The Fire Next Time, Part III

Fire played a large part in my early life, and I was never far from one.  Sometimes my experiences with fire were frightening, as I have mentioned in the previous parts of this story, and sometimes they were humorous.  In Part III I am going to describe three instances in which fire was exactly what fire should be, and that is simply warm.  These stories were times when fire warmed the soul as much as the body, so much so that the glow of those fires continues to burn low even today.

The first story took place at Silver Strand, a beach on the narrow strip of land that connects the town of Imperial Beach, on the Mexican/U.S. border, with Coronado Island.  I have no idea why my father preferred to take us to Silver Strand, which was much farther away from our home than were the more popular Ocean, Mission and Pacific Beaches.  Perhaps it was the ubiquitous Navy presence in that South Bay area that drew my very Navy dad to choose that spot.  Ultimately it didn’t matter much.  He was driving and Silver Strand was his preferred beach.  Sand and water and waves were the only things necessary to me, and I spent many a wonderful, sunny San Diego day at Silver Strand.

One of the things that I liked most about the Strand is that it had concrete fire rings.  These circular pits were about four feet in diameter if my memory serves me correctly, and were raised about eight or ten inches above the surface of the sand.  The logic behind those rings was that if people’s beach fires were contained within visible and enclosed areas there would be fewer people stepping onto a smoldering beach fire left covered only by a thin layer of sand.  This happened often at other beaches and could result in painfully burned feet.  I never had the dubious pleasure of stepping in any such unintended booby trap, but I can’t believe that it was anything like a pleasant experience.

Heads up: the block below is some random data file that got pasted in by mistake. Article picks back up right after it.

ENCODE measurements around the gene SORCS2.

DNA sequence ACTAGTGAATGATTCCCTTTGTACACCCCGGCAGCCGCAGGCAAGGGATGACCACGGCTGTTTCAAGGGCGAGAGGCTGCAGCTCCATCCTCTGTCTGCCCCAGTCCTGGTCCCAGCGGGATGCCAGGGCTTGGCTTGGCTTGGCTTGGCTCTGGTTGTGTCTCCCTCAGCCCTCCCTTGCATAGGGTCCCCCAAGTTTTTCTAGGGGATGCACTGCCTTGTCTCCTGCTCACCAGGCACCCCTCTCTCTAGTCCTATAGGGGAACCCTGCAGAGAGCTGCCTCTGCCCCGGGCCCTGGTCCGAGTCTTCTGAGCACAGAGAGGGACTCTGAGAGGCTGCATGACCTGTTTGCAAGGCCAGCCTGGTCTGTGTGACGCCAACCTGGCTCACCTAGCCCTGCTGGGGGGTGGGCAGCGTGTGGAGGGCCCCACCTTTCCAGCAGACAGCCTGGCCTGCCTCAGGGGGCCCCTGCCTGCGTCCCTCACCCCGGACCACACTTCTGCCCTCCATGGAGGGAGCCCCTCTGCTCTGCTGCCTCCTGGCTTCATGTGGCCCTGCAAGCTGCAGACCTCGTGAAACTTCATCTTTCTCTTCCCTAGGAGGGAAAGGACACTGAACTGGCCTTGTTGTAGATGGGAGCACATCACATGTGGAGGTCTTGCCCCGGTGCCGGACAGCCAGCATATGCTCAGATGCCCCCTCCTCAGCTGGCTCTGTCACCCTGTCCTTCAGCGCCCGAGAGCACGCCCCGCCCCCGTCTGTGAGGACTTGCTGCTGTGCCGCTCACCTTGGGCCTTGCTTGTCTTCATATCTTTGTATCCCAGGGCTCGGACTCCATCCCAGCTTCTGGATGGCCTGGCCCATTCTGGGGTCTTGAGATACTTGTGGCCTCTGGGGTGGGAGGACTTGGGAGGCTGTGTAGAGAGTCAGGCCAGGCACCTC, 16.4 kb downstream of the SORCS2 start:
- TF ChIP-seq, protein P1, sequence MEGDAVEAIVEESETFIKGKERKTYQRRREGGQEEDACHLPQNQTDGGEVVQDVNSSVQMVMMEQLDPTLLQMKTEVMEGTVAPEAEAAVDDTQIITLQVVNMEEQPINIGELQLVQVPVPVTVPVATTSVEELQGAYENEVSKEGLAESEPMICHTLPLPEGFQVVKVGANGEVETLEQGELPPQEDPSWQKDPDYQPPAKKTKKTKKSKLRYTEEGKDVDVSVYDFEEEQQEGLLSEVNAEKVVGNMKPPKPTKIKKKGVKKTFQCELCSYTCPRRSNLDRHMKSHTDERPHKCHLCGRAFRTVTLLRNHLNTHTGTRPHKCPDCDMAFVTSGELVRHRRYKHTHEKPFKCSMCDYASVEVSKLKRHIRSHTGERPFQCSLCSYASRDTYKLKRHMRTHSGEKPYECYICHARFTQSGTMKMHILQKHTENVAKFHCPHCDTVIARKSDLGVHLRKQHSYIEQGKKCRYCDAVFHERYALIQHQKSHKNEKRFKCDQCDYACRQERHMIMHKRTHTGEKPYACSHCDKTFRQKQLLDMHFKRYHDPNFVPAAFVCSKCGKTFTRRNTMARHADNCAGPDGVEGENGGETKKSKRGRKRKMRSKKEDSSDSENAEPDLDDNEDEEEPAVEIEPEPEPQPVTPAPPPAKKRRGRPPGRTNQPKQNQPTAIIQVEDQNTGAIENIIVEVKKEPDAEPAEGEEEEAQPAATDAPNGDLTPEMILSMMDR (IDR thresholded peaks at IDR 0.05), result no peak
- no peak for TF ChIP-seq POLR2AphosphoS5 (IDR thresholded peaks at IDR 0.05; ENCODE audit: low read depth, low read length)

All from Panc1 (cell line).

As I have written before, starting the fires was always my job.  On our visits to the beach I did so as speedily as possible so that I could get into the water as soon as possible.  My brother Fred, who had no such pyrotechnic contract with our father, was always in the water first, and so I poured my heart into plying Prometheus’ gift in order to join Fred as quickly as I could.  Once the fire was securely established I would turn it over to Dad and fly straight as an arrow into the waves.

At this point it is necessary to explain something about the water off the beaches of San Diego, and also about my juvenile physique, and how the two came together to shape this story.  Although San Diego has a warm, mediterranean climate, with palm trees and stucco houses hidden behind hedges of hibiscus and bougainvillea, the water flowing south past those beaches did not originate anywhere near the Mediterranean Sea.  The North Pacific Gyre draws water from the chilly northern reaches of that ocean and then impels them past the Washington and Oregon and Northern Californian beaches, until they finally arrive off the coast of San Diego.